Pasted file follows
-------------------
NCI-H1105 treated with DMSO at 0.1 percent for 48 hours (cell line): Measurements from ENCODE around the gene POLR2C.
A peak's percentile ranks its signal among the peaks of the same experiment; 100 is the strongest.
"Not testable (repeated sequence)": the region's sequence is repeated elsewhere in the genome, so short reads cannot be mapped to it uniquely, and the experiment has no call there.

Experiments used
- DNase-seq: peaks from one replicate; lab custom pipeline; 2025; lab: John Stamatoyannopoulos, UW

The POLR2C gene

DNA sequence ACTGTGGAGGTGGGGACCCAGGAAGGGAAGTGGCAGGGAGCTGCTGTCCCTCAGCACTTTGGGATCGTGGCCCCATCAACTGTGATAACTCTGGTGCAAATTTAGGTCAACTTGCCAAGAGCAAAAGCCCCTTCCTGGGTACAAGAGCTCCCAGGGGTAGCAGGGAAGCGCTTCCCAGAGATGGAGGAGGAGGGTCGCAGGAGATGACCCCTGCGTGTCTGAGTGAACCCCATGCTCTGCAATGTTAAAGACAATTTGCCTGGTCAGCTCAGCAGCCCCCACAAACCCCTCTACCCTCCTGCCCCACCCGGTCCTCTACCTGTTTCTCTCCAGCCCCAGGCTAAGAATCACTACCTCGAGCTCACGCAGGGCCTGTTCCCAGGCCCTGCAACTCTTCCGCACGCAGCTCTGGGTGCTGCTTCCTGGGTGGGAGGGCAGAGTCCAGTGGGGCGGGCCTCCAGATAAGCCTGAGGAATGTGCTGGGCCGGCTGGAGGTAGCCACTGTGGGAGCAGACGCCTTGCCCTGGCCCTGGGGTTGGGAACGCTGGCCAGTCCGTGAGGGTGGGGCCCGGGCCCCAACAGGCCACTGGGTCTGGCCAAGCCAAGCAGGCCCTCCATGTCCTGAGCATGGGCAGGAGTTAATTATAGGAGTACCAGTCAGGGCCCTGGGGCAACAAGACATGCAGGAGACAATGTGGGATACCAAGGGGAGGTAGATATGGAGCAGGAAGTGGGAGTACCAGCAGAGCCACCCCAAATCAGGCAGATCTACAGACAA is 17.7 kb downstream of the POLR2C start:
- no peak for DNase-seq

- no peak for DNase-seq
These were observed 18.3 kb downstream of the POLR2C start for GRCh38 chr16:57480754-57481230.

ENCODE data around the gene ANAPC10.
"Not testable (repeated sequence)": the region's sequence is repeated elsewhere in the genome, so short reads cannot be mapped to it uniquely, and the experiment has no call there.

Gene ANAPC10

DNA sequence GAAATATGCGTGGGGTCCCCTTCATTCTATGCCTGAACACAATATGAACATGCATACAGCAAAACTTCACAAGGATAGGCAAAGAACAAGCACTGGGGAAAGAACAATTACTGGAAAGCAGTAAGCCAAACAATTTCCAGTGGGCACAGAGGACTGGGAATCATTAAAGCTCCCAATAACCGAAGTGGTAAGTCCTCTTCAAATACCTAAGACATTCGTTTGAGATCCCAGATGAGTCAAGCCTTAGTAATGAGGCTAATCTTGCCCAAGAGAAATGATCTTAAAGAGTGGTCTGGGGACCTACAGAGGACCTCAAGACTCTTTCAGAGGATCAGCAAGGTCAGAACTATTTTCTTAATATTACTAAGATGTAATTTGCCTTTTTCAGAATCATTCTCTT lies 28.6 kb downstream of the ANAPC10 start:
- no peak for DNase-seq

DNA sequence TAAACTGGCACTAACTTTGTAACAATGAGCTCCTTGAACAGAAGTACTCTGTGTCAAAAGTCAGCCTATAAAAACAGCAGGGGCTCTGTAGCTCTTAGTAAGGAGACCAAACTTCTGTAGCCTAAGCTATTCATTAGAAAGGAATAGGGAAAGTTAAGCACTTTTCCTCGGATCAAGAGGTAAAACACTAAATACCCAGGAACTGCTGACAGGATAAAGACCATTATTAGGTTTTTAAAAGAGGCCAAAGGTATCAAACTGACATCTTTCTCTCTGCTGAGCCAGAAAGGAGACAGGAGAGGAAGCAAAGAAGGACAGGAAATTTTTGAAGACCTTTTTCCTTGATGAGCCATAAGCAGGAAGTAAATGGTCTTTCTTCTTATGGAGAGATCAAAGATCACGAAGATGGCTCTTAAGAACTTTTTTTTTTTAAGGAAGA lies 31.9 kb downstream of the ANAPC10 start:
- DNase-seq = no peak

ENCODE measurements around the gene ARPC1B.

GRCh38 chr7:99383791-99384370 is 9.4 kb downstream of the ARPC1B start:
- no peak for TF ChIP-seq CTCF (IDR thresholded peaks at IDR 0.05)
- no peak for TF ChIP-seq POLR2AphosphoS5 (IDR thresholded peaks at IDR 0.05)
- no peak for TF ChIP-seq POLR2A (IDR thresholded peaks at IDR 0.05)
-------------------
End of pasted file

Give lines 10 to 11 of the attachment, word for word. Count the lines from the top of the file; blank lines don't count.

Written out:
These were observed 18.3 kb downstream of the POLR2C start for GRCh38 chr16:57480754-57481230.

ENCODE data around the gene ANAPC10.